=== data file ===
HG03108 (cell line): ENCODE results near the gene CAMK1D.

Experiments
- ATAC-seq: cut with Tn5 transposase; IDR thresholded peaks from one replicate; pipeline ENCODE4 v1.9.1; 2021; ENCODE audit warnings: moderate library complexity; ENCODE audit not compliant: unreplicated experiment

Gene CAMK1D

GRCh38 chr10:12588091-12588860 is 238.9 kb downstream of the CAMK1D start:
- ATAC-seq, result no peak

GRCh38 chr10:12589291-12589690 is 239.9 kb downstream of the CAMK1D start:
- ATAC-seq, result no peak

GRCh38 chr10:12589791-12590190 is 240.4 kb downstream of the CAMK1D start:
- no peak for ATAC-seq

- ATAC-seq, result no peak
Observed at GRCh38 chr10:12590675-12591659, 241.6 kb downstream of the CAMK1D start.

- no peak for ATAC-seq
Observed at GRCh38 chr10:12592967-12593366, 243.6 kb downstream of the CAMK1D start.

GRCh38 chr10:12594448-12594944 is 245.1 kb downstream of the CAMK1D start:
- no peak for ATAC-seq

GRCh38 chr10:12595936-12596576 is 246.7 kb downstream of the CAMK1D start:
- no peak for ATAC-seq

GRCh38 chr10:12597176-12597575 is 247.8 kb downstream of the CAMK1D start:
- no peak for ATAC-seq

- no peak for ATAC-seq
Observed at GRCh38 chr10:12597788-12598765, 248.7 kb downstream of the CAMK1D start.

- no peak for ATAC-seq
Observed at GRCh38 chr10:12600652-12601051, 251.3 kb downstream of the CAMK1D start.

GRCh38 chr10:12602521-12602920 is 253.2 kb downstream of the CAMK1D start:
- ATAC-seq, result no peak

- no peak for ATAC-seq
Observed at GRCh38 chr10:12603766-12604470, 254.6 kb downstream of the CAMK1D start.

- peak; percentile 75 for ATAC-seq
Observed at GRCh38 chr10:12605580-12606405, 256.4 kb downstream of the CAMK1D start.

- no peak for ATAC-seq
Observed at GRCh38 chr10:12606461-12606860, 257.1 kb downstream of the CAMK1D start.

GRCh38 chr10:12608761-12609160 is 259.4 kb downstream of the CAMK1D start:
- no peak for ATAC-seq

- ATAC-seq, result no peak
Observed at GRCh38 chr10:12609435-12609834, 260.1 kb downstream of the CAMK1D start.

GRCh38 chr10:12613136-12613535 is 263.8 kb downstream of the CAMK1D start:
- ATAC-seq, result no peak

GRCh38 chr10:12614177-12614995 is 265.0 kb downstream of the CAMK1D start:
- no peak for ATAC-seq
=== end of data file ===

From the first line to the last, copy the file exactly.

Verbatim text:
HG03108 (cell line): ENCODE results near the gene CAMK1D.

Experiments
- ATAC-seq: cut with Tn5 transposase; IDR thresholded peaks from one replicate; pipeline ENCODE4 v1.9.1; 2021; ENCODE audit warnings: moderate library complexity; ENCODE audit not compliant: unreplicated experiment

Gene CAMK1D

GRCh38 chr10:12588091-12588860 is 238.9 kb downstream of the CAMK1D start:
- ATAC-seq, result no peak

GRCh38 chr10:12589291-12589690 is 239.9 kb downstream of the CAMK1D start:
- ATAC-seq, result no peak

GRCh38 chr10:12589791-12590190 is 240.4 kb downstream of the CAMK1D start:
- no peak for ATAC-seq

- ATAC-seq, result no peak
Observed at GRCh38 chr10:12590675-12591659, 241.6 kb downstream of the CAMK1D start.

- no peak for ATAC-seq
Observed at GRCh38 chr10:12592967-12593366, 243.6 kb downstream of the CAMK1D start.

GRCh38 chr10:12594448-12594944 is 245.1 kb downstream of the CAMK1D start:
- no peak for ATAC-seq

GRCh38 chr10:12595936-12596576 is 246.7 kb downstream of the CAMK1D start:
- no peak for ATAC-seq

GRCh38 chr10:12597176-12597575 is 247.8 kb downstream of the CAMK1D start:
- no peak for ATAC-seq

- no peak for ATAC-seq
Observed at GRCh38 chr10:12597788-12598765, 248.7 kb downstream of the CAMK1D start.

- no peak for ATAC-seq
Observed at GRCh38 chr10:12600652-12601051, 251.3 kb downstream of the CAMK1D start.

GRCh38 chr10:12602521-12602920 is 253.2 kb downstream of the CAMK1D start:
- ATAC-seq, result no peak

- no peak for ATAC-seq
Observed at GRCh38 chr10:12603766-12604470, 254.6 kb downstream of the CAMK1D start.

- peak; percentile 75 for ATAC-seq
Observed at GRCh38 chr10:12605580-12606405, 256.4 kb downstream of the CAMK1D start.

- no peak for ATAC-seq
Observed at GRCh38 chr10:12606461-12606860, 257.1 kb downstream of the CAMK1D start.

GRCh38 chr10:12608761-12609160 is 259.4 kb downstream of the CAMK1D start:
- no peak for ATAC-seq

- ATAC-seq, result no peak
Observed at GRCh38 chr10:12609435-12609834, 260.1 kb downstream of the CAMK1D start.

GRCh38 chr10:12613136-12613535 is 263.8 kb downstream of the CAMK1D start:
- ATAC-seq, result no peak

GRCh38 chr10:12614177-12614995 is 265.0 kb downstream of the CAMK1D start:
- no peak for ATAC-seq